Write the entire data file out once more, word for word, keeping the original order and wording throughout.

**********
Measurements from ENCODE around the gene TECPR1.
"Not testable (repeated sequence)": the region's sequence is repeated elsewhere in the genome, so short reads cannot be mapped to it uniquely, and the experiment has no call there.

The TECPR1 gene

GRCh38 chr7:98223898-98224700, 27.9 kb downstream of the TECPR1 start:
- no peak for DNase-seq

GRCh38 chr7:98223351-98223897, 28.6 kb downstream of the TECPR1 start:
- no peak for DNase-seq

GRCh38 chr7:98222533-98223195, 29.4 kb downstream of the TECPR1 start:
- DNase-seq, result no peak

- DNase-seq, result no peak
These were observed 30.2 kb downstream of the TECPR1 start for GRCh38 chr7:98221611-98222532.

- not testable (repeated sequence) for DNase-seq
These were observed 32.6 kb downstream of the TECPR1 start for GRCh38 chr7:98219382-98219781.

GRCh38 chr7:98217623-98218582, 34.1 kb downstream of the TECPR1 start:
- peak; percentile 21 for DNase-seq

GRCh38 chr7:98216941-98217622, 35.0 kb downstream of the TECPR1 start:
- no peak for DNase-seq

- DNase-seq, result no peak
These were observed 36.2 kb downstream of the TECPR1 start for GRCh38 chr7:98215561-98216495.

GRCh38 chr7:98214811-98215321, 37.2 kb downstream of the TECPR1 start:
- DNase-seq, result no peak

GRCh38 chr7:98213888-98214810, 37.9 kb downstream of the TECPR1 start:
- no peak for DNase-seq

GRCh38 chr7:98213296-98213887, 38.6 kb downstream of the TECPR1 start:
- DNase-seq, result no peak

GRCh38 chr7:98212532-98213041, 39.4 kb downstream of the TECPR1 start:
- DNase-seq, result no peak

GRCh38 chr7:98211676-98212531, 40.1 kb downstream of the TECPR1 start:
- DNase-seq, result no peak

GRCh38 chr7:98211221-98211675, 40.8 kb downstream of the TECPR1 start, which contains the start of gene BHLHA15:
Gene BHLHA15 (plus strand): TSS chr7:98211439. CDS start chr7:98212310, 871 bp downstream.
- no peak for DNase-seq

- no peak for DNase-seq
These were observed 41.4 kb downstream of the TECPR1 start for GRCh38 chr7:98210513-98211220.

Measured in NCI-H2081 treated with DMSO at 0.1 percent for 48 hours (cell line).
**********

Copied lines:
Measurements from ENCODE around the gene TECPR1.
"Not testable (repeated sequence)": the region's sequence is repeated elsewhere in the genome, so short reads cannot be mapped to it uniquely, and the experiment has no call there.

The TECPR1 gene

GRCh38 chr7:98223898-98224700, 27.9 kb downstream of the TECPR1 start:
- no peak for DNase-seq

GRCh38 chr7:98223351-98223897, 28.6 kb downstream of the TECPR1 start:
- no peak for DNase-seq

GRCh38 chr7:98222533-98223195, 29.4 kb downstream of the TECPR1 start:
- DNase-seq, result no peak

- DNase-seq, result no peak
These were observed 30.2 kb downstream of the TECPR1 start for GRCh38 chr7:98221611-98222532.

- not testable (repeated sequence) for DNase-seq
These were observed 32.6 kb downstream of the TECPR1 start for GRCh38 chr7:98219382-98219781.

GRCh38 chr7:98217623-98218582, 34.1 kb downstream of the TECPR1 start:
- peak; percentile 21 for DNase-seq

GRCh38 chr7:98216941-98217622, 35.0 kb downstream of the TECPR1 start:
- no peak for DNase-seq

- DNase-seq, result no peak
These were observed 36.2 kb downstream of the TECPR1 start for GRCh38 chr7:98215561-98216495.

GRCh38 chr7:98214811-98215321, 37.2 kb downstream of the TECPR1 start:
- DNase-seq, result no peak

GRCh38 chr7:98213888-98214810, 37.9 kb downstream of the TECPR1 start:
- no peak for DNase-seq

GRCh38 chr7:98213296-98213887, 38.6 kb downstream of the TECPR1 start:
- DNase-seq, result no peak

GRCh38 chr7:98212532-98213041, 39.4 kb downstream of the TECPR1 start:
- DNase-seq, result no peak

GRCh38 chr7:98211676-98212531, 40.1 kb downstream of the TECPR1 start:
- DNase-seq, result no peak

GRCh38 chr7:98211221-98211675, 40.8 kb downstream of the TECPR1 start, which contains the start of gene BHLHA15:
Gene BHLHA15 (plus strand): TSS chr7:98211439. CDS start chr7:98212310, 871 bp downstream.
- no peak for DNase-seq

- no peak for DNase-seq
These were observed 41.4 kb downstream of the TECPR1 start for GRCh38 chr7:98210513-98211220.

Measured in NCI-H2081 treated with DMSO at 0.1 percent for 48 hours (cell line).